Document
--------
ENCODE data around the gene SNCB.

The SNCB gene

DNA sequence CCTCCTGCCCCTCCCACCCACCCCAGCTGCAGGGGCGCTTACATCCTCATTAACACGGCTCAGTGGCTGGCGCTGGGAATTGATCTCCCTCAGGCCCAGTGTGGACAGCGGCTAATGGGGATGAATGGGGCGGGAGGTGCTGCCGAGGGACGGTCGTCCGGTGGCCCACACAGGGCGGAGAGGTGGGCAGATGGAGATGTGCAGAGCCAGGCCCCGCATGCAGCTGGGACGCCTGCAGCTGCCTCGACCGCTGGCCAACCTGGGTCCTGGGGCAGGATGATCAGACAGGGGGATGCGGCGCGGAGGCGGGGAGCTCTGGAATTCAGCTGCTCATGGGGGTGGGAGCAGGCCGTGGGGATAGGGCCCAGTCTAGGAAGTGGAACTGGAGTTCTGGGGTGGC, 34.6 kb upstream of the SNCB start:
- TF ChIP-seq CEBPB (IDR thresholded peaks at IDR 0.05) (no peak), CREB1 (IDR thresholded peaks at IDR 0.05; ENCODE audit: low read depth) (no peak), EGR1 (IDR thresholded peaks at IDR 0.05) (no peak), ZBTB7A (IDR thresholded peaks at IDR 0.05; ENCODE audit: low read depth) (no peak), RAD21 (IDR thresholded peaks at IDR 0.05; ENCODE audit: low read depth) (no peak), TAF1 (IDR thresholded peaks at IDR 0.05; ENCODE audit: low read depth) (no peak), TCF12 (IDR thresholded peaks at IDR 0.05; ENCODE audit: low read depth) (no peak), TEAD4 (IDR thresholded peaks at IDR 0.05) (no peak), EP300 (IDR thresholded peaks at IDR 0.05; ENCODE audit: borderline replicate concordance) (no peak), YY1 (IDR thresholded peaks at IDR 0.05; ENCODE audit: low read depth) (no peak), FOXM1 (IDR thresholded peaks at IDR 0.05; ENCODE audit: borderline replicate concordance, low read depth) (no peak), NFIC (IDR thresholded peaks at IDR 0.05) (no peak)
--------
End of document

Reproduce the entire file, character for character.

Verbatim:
ENCODE data around the gene SNCB.

The SNCB gene

DNA sequence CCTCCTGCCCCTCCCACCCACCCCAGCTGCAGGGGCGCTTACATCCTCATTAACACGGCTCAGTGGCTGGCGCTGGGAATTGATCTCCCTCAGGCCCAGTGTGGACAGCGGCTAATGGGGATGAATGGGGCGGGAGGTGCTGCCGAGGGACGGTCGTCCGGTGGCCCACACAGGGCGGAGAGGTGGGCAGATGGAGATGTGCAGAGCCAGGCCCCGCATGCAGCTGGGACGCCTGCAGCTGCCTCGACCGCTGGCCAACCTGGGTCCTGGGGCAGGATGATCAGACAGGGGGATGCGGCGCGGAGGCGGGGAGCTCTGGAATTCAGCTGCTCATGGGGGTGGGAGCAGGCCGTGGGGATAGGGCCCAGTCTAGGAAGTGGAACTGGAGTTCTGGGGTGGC, 34.6 kb upstream of the SNCB start:
- TF ChIP-seq CEBPB (IDR thresholded peaks at IDR 0.05) (no peak), CREB1 (IDR thresholded peaks at IDR 0.05; ENCODE audit: low read depth) (no peak), EGR1 (IDR thresholded peaks at IDR 0.05) (no peak), ZBTB7A (IDR thresholded peaks at IDR 0.05; ENCODE audit: low read depth) (no peak), RAD21 (IDR thresholded peaks at IDR 0.05; ENCODE audit: low read depth) (no peak), TAF1 (IDR thresholded peaks at IDR 0.05; ENCODE audit: low read depth) (no peak), TCF12 (IDR thresholded peaks at IDR 0.05; ENCODE audit: low read depth) (no peak), TEAD4 (IDR thresholded peaks at IDR 0.05) (no peak), EP300 (IDR thresholded peaks at IDR 0.05; ENCODE audit: borderline replicate concordance) (no peak), YY1 (IDR thresholded peaks at IDR 0.05; ENCODE audit: low read depth) (no peak), FOXM1 (IDR thresholded peaks at IDR 0.05; ENCODE audit: borderline replicate concordance, low read depth) (no peak), NFIC (IDR thresholded peaks at IDR 0.05) (no peak)